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Side Chair

A work made of mahogany, white oak, white pine, and beech.
CC0 Public Domain Designation

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  • A work made of mahogany, white oak, white pine, and beech.




Artist unknown
American, 18th century
Albany or New York

About this artwork

This chair is from a set made to commemorate either the marriage of Judge Robert Livingston and his wife Margaret, in 1742, or that of their son Robert and his wife Mary, in 1770. The “RML” cipher-pierced back splat is unique in American chair design of this period. The contrast of the high-style Chippendale design with the crude craftsmanship of the carvings suggests that the chair was worked on by several hands or that it was made by a country craftsman unfamiliar with practices of the more sophisticated port cities. The powerful Livingston family controlled a large estate near Albany as well as land in New York City.


Currently Off View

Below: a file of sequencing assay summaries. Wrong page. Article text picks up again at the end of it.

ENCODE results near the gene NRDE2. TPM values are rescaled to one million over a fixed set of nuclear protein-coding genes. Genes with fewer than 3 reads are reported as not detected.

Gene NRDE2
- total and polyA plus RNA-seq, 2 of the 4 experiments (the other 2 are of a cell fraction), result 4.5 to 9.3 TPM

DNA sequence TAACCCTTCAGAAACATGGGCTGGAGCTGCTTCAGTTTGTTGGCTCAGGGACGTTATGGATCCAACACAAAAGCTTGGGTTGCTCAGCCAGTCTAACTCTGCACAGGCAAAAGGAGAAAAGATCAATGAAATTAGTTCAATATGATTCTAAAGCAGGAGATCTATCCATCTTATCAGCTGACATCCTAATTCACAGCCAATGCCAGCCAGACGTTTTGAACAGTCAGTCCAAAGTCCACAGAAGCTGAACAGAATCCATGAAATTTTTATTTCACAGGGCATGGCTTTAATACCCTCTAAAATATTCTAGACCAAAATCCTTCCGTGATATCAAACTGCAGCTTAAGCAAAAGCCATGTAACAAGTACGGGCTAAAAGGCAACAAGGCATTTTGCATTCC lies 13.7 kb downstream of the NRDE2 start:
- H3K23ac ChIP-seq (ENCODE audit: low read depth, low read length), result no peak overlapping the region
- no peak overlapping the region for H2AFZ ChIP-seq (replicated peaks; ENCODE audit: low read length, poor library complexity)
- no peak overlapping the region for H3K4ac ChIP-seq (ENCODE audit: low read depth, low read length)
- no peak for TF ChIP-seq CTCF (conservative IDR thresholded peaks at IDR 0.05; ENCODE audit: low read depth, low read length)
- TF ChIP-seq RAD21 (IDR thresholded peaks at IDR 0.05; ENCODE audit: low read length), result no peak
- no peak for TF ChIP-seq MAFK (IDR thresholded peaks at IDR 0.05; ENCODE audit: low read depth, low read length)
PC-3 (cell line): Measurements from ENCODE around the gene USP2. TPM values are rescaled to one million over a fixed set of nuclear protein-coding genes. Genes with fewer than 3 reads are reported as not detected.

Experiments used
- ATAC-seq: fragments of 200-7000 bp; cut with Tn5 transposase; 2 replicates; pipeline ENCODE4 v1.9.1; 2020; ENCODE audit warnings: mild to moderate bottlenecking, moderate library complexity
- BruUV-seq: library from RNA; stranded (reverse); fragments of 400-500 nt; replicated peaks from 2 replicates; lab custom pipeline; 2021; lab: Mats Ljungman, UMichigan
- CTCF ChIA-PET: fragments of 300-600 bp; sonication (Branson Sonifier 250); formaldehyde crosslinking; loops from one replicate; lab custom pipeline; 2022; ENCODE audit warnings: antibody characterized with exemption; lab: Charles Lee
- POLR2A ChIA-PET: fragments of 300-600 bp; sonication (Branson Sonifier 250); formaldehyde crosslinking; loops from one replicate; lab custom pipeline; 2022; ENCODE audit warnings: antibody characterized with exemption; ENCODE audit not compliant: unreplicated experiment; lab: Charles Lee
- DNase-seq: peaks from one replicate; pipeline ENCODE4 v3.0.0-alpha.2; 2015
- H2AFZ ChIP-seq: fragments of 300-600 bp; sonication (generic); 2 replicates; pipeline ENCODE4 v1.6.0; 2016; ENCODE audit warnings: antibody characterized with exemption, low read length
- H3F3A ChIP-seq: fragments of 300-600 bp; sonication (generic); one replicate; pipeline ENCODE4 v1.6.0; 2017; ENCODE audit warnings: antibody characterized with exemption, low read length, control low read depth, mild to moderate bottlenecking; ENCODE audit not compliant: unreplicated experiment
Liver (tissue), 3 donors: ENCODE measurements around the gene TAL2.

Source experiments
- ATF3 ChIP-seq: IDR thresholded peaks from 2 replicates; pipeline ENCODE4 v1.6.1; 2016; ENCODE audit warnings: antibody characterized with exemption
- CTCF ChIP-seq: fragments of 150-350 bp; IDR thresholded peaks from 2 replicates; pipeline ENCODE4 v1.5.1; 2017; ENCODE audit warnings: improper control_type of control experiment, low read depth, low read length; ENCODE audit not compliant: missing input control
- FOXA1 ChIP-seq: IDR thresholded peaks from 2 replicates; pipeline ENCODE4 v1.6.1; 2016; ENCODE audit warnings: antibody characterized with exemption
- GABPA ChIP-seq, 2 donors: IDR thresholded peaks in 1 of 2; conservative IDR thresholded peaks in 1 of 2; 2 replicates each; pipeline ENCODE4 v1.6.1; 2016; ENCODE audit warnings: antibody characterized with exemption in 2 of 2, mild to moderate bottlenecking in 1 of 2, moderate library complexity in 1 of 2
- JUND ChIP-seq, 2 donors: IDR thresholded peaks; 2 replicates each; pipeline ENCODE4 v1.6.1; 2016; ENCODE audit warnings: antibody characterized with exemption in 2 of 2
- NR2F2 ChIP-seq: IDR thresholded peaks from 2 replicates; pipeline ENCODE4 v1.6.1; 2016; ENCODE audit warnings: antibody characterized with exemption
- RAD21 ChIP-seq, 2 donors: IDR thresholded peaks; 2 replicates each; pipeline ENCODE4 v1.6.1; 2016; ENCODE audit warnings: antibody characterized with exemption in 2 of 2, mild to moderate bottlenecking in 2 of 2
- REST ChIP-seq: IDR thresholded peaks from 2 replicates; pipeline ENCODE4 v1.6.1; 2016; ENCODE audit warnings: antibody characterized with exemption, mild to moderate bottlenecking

Arts of the Americas


Artist unknown


Side Chair


New York (Object made in)


c. 1742–1790


Mahogany, white oak, white pine, and beech


Inscribed on right interior seat rail and on lower surface of front slipseat rail: IIII Inscribed on inner surface of rear seat rail: VII


108.6 × 58.4 × 54.6 cm (41 3/4 × 23 × 21 1/2 in.)

Credit Line

Richard T. Crane Jr. Memorial Fund

Reference Number


IIIF Manifest  The International Image Interoperability Framework (IIIF) represents a set of open standards that enables rich access to digital media from libraries, archives, museums, and other cultural institutions around the world.

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Extended information about this artwork

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